ATHENS – National Bank's plan to absorb Eurobank
National acquired 84.3 percent of Eurobank via a share swap in February with a view to absorbing it as part of broader consolidation in the banking industry to cope with fallout from Greece's debt crisis and deep recession.
But the plan raised concerns at the lenders' "troika" - European Union, European Central Bank and International Monetary Fund - that a merger would form a bank too big relative to Greece's gross domestic product.
"The final decision on the merger will be taken by the Hellenic Financial Stability Fund (HFSF)," the official, who declined to be named, told reporters.
Together, the two banks need 15.6 billion euros in fresh capital to shore up their solvency ratios to levels set by the central bank after incurring losses from a sovereign debt writedown and impaired loans.
Under a recapitalisation scheme agreed with Greece's international lenders, most of the fresh capital will be provided by the HFSF, a state bank support fund, in exchange for new shares and contingent convertible bonds.
To stay private, banks must ensure that at least 10 percent of their share offerings is taken up by private investors.
"The two banks sent letters to the central bank saying it is unlikely they will be able to raise the 10 percent from the market," the official said.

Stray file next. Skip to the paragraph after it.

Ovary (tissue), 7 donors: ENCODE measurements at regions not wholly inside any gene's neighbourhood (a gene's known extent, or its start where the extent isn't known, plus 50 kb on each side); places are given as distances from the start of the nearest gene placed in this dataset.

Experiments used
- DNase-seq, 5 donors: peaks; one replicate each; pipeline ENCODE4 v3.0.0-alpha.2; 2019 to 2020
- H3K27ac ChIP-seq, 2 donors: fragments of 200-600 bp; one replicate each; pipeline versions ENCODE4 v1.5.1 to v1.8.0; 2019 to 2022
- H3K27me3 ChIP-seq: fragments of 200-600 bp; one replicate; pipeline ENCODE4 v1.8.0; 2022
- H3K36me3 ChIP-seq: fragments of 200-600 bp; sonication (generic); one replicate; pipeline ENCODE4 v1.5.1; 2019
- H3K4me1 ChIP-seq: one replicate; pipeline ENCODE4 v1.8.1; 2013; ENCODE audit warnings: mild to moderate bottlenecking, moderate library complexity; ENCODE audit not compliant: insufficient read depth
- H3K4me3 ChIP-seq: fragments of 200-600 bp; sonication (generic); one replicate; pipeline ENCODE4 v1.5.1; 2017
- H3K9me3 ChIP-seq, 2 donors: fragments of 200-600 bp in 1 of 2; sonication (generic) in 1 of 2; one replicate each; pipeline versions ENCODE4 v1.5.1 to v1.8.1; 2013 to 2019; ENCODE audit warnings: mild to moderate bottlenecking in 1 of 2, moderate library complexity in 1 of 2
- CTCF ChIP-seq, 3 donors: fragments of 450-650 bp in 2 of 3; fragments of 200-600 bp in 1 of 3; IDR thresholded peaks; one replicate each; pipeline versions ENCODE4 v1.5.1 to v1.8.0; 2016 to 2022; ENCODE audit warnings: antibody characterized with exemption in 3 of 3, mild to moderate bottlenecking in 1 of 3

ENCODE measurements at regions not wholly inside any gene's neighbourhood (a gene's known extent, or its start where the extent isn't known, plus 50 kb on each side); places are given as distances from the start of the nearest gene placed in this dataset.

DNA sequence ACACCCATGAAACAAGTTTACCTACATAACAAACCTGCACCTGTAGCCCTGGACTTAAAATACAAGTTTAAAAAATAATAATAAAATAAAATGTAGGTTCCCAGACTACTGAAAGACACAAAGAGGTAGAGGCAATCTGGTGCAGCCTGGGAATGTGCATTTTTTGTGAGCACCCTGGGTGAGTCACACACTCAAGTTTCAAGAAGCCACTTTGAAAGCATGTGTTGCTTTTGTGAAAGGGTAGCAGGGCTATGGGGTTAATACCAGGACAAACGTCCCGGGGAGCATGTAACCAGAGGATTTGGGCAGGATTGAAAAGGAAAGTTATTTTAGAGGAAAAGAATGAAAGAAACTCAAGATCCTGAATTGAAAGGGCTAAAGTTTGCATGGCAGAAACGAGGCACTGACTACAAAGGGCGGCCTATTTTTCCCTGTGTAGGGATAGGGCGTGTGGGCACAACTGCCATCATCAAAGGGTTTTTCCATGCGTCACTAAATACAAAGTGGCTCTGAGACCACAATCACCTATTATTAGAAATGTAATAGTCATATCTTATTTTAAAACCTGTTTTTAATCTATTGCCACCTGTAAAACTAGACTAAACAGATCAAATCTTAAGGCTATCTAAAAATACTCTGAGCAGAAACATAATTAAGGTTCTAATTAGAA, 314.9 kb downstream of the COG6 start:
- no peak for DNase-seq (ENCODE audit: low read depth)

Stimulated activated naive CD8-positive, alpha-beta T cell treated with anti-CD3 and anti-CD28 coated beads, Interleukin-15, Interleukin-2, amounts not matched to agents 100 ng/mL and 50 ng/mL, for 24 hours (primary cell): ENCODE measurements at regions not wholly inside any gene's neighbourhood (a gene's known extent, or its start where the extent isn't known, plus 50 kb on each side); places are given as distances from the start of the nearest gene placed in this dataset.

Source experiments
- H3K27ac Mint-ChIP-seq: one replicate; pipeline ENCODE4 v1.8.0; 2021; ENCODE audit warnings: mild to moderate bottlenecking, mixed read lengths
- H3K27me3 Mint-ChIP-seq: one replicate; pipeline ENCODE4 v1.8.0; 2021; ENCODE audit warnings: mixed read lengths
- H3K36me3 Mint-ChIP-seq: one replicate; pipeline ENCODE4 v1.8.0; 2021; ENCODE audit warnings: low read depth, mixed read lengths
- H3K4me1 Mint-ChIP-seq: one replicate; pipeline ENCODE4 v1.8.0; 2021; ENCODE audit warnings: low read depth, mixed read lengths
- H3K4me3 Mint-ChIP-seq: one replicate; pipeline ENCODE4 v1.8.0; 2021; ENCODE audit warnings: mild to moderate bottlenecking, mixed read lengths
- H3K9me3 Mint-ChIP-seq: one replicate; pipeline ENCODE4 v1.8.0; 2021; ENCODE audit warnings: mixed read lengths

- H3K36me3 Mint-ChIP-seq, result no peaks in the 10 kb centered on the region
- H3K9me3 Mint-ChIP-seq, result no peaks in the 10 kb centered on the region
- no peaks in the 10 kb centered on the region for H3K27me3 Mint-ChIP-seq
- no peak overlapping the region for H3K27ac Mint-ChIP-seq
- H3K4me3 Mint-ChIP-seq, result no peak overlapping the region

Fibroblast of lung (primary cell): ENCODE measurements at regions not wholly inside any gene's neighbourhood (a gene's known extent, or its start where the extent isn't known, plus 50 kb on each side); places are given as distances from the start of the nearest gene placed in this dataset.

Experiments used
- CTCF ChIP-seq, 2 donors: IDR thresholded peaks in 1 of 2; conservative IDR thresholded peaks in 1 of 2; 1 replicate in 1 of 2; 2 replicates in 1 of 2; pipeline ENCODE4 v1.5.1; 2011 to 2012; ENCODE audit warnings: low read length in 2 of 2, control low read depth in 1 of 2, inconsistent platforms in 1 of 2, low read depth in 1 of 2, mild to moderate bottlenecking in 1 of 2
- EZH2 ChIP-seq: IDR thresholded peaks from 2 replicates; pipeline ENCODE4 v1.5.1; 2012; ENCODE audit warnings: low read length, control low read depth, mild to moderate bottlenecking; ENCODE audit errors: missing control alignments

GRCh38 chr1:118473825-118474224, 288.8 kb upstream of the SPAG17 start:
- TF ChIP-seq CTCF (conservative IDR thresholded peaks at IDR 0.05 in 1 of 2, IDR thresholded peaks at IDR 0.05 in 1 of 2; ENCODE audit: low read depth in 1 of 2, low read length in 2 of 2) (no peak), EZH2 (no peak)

This means that both banks will fall under the full control of the HFSF bailout fund.
The official also confirmed what two bankers had earlier told Reuters: that the two banks would be recapitalised separately.
After their recapitalisation, the HFSF will decide whether they will go ahead and integrate.
"I do not want to prejudge the HFSF's decision," the official said.
National's current stake in Eurobank will be severely diluted as a result of the recapitalisation and analysts expect the banks' shares to come under heavy selling pressure on Monday.
"The market was partly discounting such an outcome but did not expect decisions like the suspension of the merger to be taken so fast. I expect their shares to plunge on Monday," said Takis Zamanis, a chief trader at Athens-based Beta Securities.
(Reporting by Lefteris Papadimas; Editing by Kevin Liffey)